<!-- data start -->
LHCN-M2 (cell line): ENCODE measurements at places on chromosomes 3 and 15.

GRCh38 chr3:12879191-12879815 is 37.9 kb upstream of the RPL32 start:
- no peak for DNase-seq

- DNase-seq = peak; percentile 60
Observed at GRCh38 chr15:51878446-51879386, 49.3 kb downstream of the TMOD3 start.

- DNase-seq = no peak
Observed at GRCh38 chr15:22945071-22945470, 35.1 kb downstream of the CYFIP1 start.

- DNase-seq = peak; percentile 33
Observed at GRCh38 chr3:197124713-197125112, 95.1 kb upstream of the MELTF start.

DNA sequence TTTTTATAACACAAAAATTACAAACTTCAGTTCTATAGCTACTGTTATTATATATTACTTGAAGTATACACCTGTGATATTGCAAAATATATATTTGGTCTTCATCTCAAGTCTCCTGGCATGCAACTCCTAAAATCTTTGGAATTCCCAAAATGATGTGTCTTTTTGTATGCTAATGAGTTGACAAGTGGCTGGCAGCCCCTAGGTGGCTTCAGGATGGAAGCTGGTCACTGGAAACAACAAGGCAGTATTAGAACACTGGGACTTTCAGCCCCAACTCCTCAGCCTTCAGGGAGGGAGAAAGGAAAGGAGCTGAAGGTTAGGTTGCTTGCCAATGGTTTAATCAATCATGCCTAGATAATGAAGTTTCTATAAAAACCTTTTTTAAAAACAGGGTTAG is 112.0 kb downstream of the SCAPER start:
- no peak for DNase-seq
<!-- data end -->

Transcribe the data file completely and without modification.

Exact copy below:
LHCN-M2 (cell line): ENCODE measurements at places on chromosomes 3 and 15.

GRCh38 chr3:12879191-12879815 is 37.9 kb upstream of the RPL32 start:
- no peak for DNase-seq

- DNase-seq = peak; percentile 60
Observed at GRCh38 chr15:51878446-51879386, 49.3 kb downstream of the TMOD3 start.

- DNase-seq = no peak
Observed at GRCh38 chr15:22945071-22945470, 35.1 kb downstream of the CYFIP1 start.

- DNase-seq = peak; percentile 33
Observed at GRCh38 chr3:197124713-197125112, 95.1 kb upstream of the MELTF start.

DNA sequence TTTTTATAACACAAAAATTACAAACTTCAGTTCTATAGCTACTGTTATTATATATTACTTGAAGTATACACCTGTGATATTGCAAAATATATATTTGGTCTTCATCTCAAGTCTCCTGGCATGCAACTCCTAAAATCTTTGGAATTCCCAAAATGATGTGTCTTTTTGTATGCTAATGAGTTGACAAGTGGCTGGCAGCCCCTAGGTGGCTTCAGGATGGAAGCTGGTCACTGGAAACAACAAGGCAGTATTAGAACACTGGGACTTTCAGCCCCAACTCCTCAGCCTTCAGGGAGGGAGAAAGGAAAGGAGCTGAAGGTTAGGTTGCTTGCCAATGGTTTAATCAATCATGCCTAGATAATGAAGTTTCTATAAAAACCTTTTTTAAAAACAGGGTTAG is 112.0 kb downstream of the SCAPER start:
- no peak for DNase-seq